County commissioners voted to approve a 3-percent increase at the board’s regular meeting Tuesday after it was recommended by the County Water Committee.
Utility Director Steve Hulsey told the board during its caucus session that the increase is a response to rising costs for fuel and other supplies. There’s also a need to build up the water department’s renewal and extension fund for capital projects.
“We need to be able to put money back into that in order to keep us afloat,” Hulsey said. “Mainly though, this increase is paying for our costs that we incur on a regular basis.”
The new rates will go into effect April 1, raising the average family’s bill 73 cents to $26.10 a month from $25.37 a month.
Hulsey said they have seen a decrease in usage and total customers in recent years.
According to Hulsey, an average family of four who used approximately 8,000 gallons of water a month as recently as five years ago now uses only 5,000 gallons a month.
He also said they have about 150 fewer customers than this time last year.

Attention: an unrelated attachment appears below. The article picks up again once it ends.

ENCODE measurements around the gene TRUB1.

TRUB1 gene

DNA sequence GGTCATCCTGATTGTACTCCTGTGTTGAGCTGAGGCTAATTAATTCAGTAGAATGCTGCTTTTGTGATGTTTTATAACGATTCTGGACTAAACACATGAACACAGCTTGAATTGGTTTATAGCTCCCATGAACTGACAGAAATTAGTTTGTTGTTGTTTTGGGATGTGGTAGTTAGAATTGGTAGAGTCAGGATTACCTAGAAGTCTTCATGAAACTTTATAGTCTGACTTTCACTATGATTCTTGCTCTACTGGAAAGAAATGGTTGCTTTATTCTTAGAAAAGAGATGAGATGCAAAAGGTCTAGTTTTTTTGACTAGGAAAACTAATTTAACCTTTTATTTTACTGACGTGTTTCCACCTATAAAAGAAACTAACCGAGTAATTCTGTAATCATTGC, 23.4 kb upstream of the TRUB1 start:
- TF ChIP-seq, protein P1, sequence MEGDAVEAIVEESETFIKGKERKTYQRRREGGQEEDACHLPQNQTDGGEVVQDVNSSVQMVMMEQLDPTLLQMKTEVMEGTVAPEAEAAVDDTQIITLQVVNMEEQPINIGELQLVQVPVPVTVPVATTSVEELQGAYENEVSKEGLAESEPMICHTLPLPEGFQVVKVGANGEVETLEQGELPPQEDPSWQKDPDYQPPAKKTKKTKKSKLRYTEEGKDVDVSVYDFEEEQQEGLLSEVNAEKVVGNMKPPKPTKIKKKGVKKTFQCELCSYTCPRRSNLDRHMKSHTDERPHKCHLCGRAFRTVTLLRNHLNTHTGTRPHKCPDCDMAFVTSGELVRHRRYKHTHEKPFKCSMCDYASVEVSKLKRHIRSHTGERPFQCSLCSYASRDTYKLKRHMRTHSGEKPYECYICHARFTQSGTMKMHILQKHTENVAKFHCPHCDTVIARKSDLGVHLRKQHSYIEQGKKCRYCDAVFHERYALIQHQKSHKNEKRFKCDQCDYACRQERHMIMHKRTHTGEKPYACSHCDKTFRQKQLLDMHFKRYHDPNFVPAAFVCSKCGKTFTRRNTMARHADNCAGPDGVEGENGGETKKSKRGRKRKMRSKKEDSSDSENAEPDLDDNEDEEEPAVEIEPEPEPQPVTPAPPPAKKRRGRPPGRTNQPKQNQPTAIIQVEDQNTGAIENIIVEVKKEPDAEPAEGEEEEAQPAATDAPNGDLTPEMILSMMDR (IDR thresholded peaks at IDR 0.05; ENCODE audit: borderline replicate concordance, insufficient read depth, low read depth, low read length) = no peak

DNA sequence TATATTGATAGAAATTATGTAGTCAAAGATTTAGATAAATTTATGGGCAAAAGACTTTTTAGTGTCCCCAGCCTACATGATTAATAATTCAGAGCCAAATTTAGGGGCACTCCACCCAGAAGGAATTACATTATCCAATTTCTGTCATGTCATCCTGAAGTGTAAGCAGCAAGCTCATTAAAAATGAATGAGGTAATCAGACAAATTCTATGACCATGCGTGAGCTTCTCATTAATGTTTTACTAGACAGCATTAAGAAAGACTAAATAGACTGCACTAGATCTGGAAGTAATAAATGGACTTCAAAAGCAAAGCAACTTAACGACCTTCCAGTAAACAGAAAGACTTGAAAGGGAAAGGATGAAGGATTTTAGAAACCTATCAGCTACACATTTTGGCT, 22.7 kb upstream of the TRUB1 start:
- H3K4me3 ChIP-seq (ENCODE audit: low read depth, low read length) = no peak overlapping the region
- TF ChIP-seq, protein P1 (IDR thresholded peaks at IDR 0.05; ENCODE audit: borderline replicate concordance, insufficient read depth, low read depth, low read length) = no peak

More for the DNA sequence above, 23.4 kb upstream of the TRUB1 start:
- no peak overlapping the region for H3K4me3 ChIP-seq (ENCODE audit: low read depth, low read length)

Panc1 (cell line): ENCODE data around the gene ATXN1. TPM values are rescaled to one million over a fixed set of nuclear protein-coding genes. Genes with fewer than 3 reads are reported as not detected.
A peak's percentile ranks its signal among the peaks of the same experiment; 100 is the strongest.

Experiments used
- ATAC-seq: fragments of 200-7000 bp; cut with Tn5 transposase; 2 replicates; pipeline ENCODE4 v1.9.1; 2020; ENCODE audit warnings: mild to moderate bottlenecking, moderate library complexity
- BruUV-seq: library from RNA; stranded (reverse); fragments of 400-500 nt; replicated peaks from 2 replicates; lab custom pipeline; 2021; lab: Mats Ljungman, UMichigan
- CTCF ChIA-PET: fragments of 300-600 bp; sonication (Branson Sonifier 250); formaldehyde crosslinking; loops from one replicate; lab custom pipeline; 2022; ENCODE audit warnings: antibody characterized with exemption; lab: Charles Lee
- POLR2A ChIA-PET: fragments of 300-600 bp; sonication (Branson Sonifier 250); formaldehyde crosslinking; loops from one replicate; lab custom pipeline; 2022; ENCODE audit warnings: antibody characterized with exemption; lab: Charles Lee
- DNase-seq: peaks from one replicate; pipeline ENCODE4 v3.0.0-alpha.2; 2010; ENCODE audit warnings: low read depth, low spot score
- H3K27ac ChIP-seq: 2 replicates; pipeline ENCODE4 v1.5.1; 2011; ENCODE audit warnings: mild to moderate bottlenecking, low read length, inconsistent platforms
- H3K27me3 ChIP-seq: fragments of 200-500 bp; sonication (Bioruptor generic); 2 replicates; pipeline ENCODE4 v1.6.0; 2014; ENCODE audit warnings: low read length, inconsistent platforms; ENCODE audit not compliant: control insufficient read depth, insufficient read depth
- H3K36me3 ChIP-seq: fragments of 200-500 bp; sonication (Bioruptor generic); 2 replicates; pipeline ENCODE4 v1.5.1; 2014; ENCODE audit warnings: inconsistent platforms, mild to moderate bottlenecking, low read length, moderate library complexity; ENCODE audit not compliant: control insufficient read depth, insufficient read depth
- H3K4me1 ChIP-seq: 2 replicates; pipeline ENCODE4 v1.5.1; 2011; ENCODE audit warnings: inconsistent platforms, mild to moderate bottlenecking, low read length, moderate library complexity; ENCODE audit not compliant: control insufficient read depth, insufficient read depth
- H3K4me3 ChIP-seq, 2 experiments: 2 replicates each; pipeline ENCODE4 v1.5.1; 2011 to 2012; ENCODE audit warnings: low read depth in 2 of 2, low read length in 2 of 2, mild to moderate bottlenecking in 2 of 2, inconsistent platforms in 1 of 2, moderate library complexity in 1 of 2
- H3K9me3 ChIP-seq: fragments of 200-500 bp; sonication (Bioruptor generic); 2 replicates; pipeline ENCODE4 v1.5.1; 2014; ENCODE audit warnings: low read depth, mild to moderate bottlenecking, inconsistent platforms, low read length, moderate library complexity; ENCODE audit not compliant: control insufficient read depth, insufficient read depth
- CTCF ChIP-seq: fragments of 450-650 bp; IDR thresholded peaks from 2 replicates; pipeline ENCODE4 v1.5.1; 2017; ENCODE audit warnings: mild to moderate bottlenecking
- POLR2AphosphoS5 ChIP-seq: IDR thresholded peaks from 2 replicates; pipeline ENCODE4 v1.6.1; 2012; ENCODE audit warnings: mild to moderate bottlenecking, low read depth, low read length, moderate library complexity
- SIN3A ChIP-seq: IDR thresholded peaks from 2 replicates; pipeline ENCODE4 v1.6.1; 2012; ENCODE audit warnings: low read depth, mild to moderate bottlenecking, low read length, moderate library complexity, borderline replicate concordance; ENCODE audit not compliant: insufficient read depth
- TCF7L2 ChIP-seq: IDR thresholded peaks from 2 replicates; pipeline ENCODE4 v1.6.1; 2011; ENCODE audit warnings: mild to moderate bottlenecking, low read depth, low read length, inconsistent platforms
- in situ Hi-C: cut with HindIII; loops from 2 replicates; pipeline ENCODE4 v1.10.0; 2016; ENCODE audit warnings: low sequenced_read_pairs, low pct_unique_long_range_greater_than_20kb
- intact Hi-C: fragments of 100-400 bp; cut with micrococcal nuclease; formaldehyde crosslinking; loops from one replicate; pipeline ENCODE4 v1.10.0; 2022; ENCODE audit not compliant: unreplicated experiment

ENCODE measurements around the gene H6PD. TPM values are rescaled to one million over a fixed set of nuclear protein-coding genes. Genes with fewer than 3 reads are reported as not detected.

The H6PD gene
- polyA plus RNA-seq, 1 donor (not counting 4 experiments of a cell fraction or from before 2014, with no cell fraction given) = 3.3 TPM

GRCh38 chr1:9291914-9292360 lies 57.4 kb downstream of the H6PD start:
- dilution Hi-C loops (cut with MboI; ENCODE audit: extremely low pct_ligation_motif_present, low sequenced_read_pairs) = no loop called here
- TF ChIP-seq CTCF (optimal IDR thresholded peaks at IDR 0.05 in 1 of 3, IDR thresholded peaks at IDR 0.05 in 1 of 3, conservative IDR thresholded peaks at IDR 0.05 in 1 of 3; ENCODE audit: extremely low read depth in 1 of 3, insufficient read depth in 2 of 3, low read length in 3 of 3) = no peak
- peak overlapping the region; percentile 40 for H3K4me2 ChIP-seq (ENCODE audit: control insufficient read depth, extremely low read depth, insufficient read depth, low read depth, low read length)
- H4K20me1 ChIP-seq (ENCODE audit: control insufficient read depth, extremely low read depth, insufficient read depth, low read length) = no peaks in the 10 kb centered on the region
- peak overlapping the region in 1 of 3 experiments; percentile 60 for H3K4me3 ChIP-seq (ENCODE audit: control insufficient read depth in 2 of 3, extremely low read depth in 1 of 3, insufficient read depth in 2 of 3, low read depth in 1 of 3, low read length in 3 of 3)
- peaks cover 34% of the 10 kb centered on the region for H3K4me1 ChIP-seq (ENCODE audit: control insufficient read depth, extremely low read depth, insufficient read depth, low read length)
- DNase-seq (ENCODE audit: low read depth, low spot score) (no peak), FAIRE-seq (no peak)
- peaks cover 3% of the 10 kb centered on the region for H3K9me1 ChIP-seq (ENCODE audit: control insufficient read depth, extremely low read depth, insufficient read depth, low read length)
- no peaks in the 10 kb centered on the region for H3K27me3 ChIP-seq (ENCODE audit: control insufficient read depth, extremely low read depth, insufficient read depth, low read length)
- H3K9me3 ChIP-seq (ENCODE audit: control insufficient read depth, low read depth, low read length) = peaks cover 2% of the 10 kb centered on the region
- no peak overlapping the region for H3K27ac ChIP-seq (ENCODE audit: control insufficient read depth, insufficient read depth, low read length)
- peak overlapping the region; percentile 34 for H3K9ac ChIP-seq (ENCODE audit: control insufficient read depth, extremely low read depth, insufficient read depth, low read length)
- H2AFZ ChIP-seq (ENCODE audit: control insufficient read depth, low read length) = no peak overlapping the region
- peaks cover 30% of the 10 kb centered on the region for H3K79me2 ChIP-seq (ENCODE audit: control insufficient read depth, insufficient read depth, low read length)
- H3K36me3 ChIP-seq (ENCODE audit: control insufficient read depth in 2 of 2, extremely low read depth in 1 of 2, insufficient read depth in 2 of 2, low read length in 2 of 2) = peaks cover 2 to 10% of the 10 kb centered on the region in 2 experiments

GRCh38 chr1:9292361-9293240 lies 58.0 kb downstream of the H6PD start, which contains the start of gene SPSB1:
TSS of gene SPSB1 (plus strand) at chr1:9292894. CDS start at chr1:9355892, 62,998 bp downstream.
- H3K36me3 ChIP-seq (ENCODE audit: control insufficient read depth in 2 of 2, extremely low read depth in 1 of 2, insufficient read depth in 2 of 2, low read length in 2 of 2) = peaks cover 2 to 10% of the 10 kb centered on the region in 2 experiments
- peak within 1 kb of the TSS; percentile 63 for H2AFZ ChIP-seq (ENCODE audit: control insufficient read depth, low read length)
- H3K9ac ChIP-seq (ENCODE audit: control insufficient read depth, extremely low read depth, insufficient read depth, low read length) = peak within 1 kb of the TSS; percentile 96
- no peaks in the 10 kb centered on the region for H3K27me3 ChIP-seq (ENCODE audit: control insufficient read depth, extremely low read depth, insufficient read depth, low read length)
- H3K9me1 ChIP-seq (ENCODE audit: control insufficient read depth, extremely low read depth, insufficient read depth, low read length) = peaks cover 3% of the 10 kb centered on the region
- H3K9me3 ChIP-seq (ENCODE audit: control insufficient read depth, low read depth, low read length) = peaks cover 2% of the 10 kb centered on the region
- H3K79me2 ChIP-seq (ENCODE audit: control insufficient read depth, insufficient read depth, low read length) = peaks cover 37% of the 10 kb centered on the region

“Everybody is conserving and doing what they can,” Hulsey said. “And we appreciate that. It helps us from putting on more restrictions during times of drought.”
The first county water rate increase in two years, the hike is expected to bring in an extra $135,000 through the end of this year and $175,000 over a 12-month period.
Capital spending in the water department’s 2013 budget, which also was approved at Tuesday’s meeting, includes technology updates, new vehicles and $2.3 million in projects.
“Right now, an investment into the (water system) structure will mean we won’t have to have as many rate increases as we have,” Hulsey said, adding that rates have gone up at least every two years since 2005.
In other discussion, Commissioner Rhonda Wallace spoke about a meeting between city and county leaders as well as Rome and Floyd school representatives to discuss SPLOST votes on the November ballot.
She said all four entities wanted to work together to get the two 1-cent special purpose, local option sales tax packages — one for the schools and one for the governments — in place in time for the November general election.
Rome and Floyd County governments will now put together a SPLOST citizen committee that will look at projects to be funded by the new 1-cent special purpose, local option sales tax.
Anyone who would like to serve on the citizen committee is asked to contact County Clerk Kathy Arp at 706-378-2001 or email her at email@example.com.
The 2009 SPLOST for Rome and Floyd County ends on June 30. A proposed $32.4 million SPLOST to extend it was rejected by voters last March.